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When a sports agent has a moral epiphany and is fired for expressing it, he decides to put his new philosophy to the test as an independent agent with the only athlete who stays with him and his former secretary.
Cuba Gooding Jr.,
As students at the United States Navy's elite fighter weapons school compete to be best in the class, one daring young pilot learns a few things from a civilian instructor that are not taught in the classroom.
The biography of Ron Kovic. Paralyzed in the Vietnam war, he becomes an anti-war and pro-human rights political activist after feeling betrayed by the country he fought for. Written by
Murray Chapman <email@example.com>
In the movie, Ron is visiting a leader of the 1970 Syracuse University strike. As students listen to speakers (among them the late Abbie Hoffman) an army of Syracuse policemen, identifiable by their shoulder patches, mass on campus. Wearing full riot gear, they rap their shields with their nightsticks, and, unprovoked, attack the student assembly. One even cracks wheelchair-bound Ron over the head.
New York State Sen. Nancy Larraine Hoffmann, a Democrat, was a Syracuse student in 1970 who participated in that strike. "It was totally unlike the characterization in the movie," she says, describing the peaceful week-long strike. "There was no police presence even within sight. At no time was there any show of force, or any attempt to disperse students listening to speakers. It troubles me to see police officers maligned for Hollywood sensationalism." See more »
When you see a war veteran campaigning against the very war in which he was willing to die once, you begin to have second thoughts about the intent behind the war. Many Americans went deep into this deliberation when veterans like Ron Kovic went on record questioning the wisdom behind US's offensive against Vietnam. Regardless of historical outcome of the war, the question will haunt USA forever -was the Vietnam War a noble and just cause. Your answer could be anything depending upon your political and ideological preferences, but the reality of thousands who lost their lives and limbs continues to hurt.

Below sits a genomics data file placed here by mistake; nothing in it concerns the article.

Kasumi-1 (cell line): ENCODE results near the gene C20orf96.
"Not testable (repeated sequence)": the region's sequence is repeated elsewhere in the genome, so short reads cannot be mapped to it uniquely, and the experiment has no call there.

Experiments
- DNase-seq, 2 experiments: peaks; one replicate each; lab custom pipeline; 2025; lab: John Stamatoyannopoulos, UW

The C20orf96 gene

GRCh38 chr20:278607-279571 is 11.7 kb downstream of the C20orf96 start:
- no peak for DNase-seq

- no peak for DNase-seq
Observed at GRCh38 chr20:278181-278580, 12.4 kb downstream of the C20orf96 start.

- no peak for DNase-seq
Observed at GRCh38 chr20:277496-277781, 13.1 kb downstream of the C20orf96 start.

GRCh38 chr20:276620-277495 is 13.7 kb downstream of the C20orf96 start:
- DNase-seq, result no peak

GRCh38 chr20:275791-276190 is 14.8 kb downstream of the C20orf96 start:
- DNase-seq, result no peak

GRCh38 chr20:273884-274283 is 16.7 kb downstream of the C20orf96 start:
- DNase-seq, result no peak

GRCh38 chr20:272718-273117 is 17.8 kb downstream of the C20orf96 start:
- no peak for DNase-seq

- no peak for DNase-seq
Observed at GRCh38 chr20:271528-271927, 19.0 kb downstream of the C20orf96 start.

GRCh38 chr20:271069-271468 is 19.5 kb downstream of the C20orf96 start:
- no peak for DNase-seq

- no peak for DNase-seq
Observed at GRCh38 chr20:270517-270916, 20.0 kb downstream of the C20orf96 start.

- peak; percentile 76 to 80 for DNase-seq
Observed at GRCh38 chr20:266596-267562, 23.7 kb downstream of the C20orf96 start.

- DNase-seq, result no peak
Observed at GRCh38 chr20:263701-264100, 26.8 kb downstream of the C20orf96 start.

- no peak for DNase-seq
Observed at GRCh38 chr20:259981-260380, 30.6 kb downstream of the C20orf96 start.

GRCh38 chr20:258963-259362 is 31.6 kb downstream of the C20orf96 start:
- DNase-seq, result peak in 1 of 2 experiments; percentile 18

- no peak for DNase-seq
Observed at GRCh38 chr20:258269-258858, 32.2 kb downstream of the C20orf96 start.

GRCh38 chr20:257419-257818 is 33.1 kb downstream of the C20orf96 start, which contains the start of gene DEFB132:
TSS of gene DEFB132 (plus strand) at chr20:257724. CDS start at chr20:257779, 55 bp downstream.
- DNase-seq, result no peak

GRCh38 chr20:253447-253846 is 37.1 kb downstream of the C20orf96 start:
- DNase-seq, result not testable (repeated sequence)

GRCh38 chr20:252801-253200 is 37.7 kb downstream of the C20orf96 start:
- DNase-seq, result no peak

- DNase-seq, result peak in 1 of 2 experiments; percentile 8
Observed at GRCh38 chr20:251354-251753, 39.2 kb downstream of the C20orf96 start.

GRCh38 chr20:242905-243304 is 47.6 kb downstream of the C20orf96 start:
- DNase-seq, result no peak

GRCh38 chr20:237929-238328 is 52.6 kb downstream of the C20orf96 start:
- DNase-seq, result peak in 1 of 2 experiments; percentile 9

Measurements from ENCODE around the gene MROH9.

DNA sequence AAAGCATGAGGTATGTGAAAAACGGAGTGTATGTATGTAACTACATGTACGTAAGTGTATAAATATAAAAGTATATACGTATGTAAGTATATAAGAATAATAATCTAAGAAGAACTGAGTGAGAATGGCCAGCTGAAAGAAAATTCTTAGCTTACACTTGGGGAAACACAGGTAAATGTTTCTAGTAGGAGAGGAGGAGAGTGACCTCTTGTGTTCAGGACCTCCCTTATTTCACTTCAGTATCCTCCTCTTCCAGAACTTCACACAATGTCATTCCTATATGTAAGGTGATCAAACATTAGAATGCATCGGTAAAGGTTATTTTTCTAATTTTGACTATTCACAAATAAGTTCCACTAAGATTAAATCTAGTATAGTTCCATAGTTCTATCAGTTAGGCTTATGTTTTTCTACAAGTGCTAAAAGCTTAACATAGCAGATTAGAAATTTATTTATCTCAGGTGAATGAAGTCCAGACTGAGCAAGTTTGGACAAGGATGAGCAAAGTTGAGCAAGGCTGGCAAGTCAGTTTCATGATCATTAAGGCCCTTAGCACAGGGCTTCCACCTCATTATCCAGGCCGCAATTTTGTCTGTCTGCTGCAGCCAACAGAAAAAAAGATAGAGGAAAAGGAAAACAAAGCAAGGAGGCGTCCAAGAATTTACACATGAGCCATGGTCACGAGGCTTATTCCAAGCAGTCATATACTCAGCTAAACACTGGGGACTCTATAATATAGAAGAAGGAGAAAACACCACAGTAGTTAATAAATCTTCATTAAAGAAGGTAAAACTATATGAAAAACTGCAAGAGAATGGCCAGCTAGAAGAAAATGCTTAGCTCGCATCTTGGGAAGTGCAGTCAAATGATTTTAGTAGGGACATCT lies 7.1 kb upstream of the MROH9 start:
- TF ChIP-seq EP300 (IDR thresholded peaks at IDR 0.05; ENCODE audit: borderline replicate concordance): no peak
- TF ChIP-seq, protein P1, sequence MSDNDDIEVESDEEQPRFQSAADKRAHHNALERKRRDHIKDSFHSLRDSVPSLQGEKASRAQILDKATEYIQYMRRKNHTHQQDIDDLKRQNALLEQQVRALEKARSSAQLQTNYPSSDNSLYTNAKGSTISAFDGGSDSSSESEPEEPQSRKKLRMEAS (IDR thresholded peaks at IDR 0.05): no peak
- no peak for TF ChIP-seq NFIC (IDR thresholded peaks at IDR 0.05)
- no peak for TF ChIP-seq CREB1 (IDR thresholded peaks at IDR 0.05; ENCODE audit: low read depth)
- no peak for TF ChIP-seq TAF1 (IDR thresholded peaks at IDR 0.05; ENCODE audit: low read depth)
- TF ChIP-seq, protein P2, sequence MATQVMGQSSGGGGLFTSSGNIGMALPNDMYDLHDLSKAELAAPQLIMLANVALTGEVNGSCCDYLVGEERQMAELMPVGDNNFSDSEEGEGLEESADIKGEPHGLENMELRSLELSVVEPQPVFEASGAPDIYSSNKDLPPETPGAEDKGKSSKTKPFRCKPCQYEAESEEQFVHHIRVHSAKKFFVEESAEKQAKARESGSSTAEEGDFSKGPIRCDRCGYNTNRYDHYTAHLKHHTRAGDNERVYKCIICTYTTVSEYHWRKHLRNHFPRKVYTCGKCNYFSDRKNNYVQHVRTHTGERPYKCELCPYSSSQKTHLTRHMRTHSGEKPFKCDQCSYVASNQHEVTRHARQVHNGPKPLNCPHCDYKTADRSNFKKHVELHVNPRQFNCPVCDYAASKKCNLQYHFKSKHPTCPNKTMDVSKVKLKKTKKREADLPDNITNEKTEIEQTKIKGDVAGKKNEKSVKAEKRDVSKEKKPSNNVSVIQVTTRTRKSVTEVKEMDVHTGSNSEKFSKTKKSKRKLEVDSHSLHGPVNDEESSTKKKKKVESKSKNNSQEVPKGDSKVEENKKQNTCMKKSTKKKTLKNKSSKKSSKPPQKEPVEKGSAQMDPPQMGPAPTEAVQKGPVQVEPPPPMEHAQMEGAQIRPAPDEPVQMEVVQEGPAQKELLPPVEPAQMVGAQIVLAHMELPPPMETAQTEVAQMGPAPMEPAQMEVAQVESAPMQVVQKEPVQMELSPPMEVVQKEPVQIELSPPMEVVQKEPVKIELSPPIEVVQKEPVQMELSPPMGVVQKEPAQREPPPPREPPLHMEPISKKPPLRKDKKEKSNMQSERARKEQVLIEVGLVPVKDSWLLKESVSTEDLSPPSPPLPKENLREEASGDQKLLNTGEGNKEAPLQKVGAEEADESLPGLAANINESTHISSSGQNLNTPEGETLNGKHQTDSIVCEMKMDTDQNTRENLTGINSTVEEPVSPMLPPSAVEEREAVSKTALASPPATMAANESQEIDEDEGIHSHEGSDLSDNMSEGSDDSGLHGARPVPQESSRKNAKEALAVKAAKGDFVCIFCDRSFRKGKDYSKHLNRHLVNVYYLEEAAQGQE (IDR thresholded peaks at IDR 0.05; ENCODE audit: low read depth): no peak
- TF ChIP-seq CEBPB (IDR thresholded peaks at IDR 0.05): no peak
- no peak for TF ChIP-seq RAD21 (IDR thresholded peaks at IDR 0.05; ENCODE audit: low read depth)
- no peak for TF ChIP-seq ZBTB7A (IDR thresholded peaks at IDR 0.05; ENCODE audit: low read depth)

Oliver Stone's Born on Fourth of July - based on the true story of Ron Kovic - takes the audience through the triumph and trauma of a crusader who went from one side of the war debate to the other. Ron wanted to fight for his country and stop the evil force of communism dead in its tracks. He went to Vietnam to defend his nation but came back soon, injured and doomed to suffer further. In the inadequately equipped hospital, his dreamer instincts crashed against the harsh realities of political ambivalence, not for the first time though.
Over next eight years that are depicted in this masterpiece, the character of Ron Kovic (played by Tom Cruise with unprecedented brilliance) goes through the trauma of knowing that no one will "love him now", that even his own sibling is not on the same side of ideology, that the government had more pressing issues than taking good care of war veterans, that his countrymen did not necessarily endorse of his view point. The reality that he killed a soldier from his own army, the reality that he was the unfortunate one to butcher children and women in Vietnam, the reality that he would not be able to father a child, the reality of his realization that his government had made a wrong case for the war - it all kept gnawing at his conscience. It kept gnawing him until he opened up to speak about what was wrong about this war. Thus 'ended' the patriotic fervor of a driven person, but he continued his passion as an antiwar activist.
Born on Fourth of July may have been the story of one Ron Kovic, but there are many others whose sentiments would echo with this veteran's. At the end, there is no easy way out of this debate. War always comes with its baggage of pain, trauma and hurt. Whether Vietnam was a mistake or not - the arguments would go on forever. So would the history of people who aspired to be motivated by JFK's historical urge - Ask not what your country can do for you, See what you can do for your country - only to realize that in every war there is only one casualty - the human spirit. And this reality hurts.
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